The camps where militants learn to commit atrocities around the globe

PAKISTAN is a haven for terrorist groups such as al-Qaeda and Lashkar-e-Taiba with dozens of training camps hidden across the region.

Muslim extremists from Britain and other countries have travelled to the camps to receive instructions on how to make bombs, shoot guns, kidnap and torture and plot atrocities against Westerners.

Most of the al-Qaeda terrorist training camps in Afghanistan were destroyed in the international military action that followed the September 11 attacks in the United States.

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However, terrorist training continued in remote regions of Pakistan and Kashmir. Many of those trained by al-Qaeda returned to their home countries, including Britain, where they joined existing networks or established new, loosely-knit groups.

Almost every Briton suspected of terror activity since the September 11 attacks have received instruction from militants linked to Kashmiri separatists or al-Qaeda.

Counter-terrorism officials and experts said the scale, sophistication and targets involved in the Mumbai attacks were markedly different from previous terrorist plots in India and suggested the gunmen had received training from outside the country.

Roger W Cressey, a former White House counter-terrorism official in the Clinton and Bush administrations, said of last week's attacks in Mumbai: "What is striking about this is a fair amount of planning had to go into this type of attack. This is not a seat-of-the-pants operation. This group had to receive some training or support from professionals in the terrorism business."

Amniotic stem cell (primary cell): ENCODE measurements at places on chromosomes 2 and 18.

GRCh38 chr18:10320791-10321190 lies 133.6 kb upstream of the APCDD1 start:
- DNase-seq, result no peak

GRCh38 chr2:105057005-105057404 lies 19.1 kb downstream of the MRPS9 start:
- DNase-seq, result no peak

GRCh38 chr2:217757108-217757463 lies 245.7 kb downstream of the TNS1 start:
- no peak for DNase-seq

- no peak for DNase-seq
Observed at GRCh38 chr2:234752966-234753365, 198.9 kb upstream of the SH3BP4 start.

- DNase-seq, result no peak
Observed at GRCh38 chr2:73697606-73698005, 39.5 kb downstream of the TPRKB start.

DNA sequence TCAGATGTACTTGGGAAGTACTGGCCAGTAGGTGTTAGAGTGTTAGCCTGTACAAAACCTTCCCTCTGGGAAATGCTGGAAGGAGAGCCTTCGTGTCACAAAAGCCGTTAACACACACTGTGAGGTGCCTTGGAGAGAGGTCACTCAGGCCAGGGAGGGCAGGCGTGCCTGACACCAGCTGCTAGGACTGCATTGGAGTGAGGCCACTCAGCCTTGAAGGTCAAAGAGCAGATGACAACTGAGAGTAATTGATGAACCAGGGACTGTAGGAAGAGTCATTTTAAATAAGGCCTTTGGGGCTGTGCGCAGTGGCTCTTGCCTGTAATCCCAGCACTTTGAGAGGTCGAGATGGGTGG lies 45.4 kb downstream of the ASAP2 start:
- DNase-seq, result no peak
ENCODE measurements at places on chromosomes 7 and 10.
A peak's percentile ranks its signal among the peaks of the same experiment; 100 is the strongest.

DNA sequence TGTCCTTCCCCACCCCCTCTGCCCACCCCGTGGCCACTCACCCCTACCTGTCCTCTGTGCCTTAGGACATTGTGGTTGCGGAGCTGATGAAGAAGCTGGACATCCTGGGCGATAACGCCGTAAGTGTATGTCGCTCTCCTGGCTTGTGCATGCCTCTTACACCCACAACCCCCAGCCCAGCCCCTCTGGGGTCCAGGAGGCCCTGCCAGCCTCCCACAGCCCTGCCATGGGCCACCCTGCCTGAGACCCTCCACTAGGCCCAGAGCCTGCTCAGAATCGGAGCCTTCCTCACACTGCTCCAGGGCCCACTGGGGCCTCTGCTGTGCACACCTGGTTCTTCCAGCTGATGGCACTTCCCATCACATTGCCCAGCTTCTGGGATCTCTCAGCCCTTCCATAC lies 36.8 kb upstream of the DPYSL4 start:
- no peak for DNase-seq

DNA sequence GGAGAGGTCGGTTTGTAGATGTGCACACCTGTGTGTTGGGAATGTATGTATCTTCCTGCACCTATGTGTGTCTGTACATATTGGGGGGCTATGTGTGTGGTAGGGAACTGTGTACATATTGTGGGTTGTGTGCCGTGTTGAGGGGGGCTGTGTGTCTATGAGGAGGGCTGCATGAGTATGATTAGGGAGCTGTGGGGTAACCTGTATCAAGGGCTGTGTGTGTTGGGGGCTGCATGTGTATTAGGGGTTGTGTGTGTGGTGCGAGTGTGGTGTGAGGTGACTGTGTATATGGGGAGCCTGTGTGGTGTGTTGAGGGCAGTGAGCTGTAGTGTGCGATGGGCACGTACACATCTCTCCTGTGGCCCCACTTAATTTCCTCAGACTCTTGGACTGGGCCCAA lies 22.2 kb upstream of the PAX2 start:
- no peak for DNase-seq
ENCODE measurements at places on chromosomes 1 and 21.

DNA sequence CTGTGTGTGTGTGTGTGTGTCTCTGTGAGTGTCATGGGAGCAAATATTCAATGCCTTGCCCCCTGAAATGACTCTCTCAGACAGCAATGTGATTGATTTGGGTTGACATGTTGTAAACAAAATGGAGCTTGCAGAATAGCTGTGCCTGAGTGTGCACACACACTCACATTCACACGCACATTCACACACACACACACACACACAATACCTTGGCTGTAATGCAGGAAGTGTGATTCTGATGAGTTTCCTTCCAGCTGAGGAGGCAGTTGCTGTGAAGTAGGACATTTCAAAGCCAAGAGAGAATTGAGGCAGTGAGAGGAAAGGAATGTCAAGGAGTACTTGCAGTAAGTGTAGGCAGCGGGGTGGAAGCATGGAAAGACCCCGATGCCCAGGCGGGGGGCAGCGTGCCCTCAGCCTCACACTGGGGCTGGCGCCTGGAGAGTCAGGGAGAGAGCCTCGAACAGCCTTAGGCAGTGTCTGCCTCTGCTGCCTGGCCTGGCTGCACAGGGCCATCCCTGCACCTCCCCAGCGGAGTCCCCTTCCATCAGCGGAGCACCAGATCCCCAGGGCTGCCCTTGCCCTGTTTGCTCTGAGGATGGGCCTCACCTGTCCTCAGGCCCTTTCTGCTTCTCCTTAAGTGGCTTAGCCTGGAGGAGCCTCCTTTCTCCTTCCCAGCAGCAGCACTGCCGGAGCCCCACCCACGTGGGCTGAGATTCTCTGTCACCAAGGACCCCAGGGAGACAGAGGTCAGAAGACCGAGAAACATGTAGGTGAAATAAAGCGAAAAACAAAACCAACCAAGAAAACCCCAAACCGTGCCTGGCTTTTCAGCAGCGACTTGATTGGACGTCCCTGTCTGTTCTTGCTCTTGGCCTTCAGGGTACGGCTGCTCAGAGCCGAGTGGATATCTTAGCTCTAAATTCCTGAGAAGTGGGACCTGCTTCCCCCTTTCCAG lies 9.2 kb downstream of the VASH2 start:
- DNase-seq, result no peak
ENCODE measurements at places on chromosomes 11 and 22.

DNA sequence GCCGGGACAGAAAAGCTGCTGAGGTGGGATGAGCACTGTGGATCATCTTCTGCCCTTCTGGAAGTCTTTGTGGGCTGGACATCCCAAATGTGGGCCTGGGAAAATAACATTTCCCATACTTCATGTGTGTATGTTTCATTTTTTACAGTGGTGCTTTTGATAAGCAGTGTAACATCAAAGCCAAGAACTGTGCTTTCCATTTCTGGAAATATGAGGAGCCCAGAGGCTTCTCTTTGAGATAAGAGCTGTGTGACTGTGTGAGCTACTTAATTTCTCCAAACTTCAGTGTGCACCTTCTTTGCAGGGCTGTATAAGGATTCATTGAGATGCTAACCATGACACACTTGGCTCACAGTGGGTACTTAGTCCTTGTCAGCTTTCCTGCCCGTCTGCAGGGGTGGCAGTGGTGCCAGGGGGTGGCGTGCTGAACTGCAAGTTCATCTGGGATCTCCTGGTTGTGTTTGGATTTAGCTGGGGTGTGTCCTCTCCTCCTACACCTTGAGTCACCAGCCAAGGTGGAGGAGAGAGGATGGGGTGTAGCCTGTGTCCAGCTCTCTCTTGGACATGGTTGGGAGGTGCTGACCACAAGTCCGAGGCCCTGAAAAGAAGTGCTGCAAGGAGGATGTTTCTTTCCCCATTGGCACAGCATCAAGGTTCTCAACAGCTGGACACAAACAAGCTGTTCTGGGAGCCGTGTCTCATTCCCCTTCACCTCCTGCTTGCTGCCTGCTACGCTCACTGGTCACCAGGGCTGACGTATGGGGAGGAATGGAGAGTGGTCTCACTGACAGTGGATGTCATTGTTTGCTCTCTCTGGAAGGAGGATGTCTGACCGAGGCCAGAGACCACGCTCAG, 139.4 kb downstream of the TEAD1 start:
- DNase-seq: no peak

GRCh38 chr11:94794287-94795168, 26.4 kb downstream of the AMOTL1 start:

MI5 believes the number of potential terrorists living in Britain could be as high as 4,000. Most will have Pakistani links through their families but will have been born and brought up in Britain. The terrorists are usually radicalised through their contact with extremist clerics in British mosques.

This indoctrination is further bolstered through internet contact with other jihadis. Their message is that Islam is under global attack and that simple measures such as fundraising are not enough and that they must prepare for a jihad. They then make trips, sometimes several times, to meet Mujahideen fighters in terrorist training camps in Pakistan and Afghanistan.

Intelligence officials are deeply concerned about the trend toward terrorist groups recruiting Westerners for training in terror camps.

Dhiren Barot was one of the first to make the journey to the region in 1995. Barot, who lived in England, converted to Islam aged 20 and travelled to Pakistan and Kashmir, where he was taught how to use guns and explosives. He wrote a book about his experiences, in which he claimed that British Muslims were better off attacking their homeland than taking part in foreign conflicts.

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At least three of the bombers in the July 7 London attacks are thought to have followed in his footsteps. Mohammed Sidique Khan, the mastermind of the attacks, grew up in Beeston, near Leeds, and is thought to have travelled several times to such camps.

In 2007 Mohammed Junaid Babar, the al-Qaeda supergrass, gave a wealth of detail about a camp in Pakistan where there was training in bomb making and weapons.